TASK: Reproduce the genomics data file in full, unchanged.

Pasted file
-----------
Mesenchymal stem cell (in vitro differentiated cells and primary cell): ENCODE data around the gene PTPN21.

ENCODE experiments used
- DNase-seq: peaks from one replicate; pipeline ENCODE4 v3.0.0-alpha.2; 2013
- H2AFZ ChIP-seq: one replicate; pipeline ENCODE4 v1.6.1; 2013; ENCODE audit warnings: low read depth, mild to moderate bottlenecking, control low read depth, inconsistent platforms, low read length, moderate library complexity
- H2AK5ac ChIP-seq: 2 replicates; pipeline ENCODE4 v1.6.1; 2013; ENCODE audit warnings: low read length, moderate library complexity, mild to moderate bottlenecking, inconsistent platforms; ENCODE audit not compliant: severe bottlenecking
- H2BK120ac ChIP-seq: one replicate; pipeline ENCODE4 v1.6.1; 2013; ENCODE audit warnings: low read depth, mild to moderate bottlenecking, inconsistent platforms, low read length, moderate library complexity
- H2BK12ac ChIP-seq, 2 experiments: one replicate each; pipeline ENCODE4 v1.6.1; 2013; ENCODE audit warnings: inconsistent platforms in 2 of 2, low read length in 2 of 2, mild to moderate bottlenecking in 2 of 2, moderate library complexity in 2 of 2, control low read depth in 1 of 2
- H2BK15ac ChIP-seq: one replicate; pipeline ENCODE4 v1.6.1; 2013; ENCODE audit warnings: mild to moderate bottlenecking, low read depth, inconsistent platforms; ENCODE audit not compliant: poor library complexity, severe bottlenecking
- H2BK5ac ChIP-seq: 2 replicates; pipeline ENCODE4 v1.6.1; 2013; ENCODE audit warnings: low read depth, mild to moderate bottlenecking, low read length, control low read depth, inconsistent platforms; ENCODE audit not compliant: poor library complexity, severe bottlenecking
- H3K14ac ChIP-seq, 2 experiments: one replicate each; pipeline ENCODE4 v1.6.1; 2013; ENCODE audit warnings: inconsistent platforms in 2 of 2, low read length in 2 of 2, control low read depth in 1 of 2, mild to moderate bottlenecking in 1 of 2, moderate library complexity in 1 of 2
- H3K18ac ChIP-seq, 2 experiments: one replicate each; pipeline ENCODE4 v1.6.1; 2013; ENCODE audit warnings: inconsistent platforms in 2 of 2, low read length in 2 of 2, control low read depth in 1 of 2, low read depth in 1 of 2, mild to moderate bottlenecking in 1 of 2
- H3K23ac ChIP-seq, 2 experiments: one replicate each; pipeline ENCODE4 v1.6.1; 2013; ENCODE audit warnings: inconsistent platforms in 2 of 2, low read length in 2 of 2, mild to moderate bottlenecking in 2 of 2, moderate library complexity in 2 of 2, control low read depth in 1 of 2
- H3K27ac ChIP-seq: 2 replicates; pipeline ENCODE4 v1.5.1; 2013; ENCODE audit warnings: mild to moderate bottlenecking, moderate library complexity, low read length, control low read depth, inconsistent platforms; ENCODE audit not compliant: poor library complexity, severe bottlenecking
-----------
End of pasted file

Mesenchymal stem cell (in vitro differentiated cells and primary cell): ENCODE data around the gene PTPN21.

ENCODE experiments used
- DNase-seq: peaks from one replicate; pipeline ENCODE4 v3.0.0-alpha.2; 2013
- H2AFZ ChIP-seq: one replicate; pipeline ENCODE4 v1.6.1; 2013; ENCODE audit warnings: low read depth, mild to moderate bottlenecking, control low read depth, inconsistent platforms, low read length, moderate library complexity
- H2AK5ac ChIP-seq: 2 replicates; pipeline ENCODE4 v1.6.1; 2013; ENCODE audit warnings: low read length, moderate library complexity, mild to moderate bottlenecking, inconsistent platforms; ENCODE audit not compliant: severe bottlenecking
- H2BK120ac ChIP-seq: one replicate; pipeline ENCODE4 v1.6.1; 2013; ENCODE audit warnings: low read depth, mild to moderate bottlenecking, inconsistent platforms, low read length, moderate library complexity
- H2BK12ac ChIP-seq, 2 experiments: one replicate each; pipeline ENCODE4 v1.6.1; 2013; ENCODE audit warnings: inconsistent platforms in 2 of 2, low read length in 2 of 2, mild to moderate bottlenecking in 2 of 2, moderate library complexity in 2 of 2, control low read depth in 1 of 2
- H2BK15ac ChIP-seq: one replicate; pipeline ENCODE4 v1.6.1; 2013; ENCODE audit warnings: mild to moderate bottlenecking, low read depth, inconsistent platforms; ENCODE audit not compliant: poor library complexity, severe bottlenecking
- H2BK5ac ChIP-seq: 2 replicates; pipeline ENCODE4 v1.6.1; 2013; ENCODE audit warnings: low read depth, mild to moderate bottlenecking, low read length, control low read depth, inconsistent platforms; ENCODE audit not compliant: poor library complexity, severe bottlenecking
- H3K14ac ChIP-seq, 2 experiments: one replicate each; pipeline ENCODE4 v1.6.1; 2013; ENCODE audit warnings: inconsistent platforms in 2 of 2, low read length in 2 of 2, control low read depth in 1 of 2, mild to moderate bottlenecking in 1 of 2, moderate library complexity in 1 of 2
- H3K18ac ChIP-seq, 2 experiments: one replicate each; pipeline ENCODE4 v1.6.1; 2013; ENCODE audit warnings: inconsistent platforms in 2 of 2, low read length in 2 of 2, control low read depth in 1 of 2, low read depth in 1 of 2, mild to moderate bottlenecking in 1 of 2
- H3K23ac ChIP-seq, 2 experiments: one replicate each; pipeline ENCODE4 v1.6.1; 2013; ENCODE audit warnings: inconsistent platforms in 2 of 2, low read length in 2 of 2, mild to moderate bottlenecking in 2 of 2, moderate library complexity in 2 of 2, control low read depth in 1 of 2
- H3K27ac ChIP-seq: 2 replicates; pipeline ENCODE4 v1.5.1; 2013; ENCODE audit warnings: mild to moderate bottlenecking, moderate library complexity, low read length, control low read depth, inconsistent platforms; ENCODE audit not compliant: poor library complexity, severe bottlenecking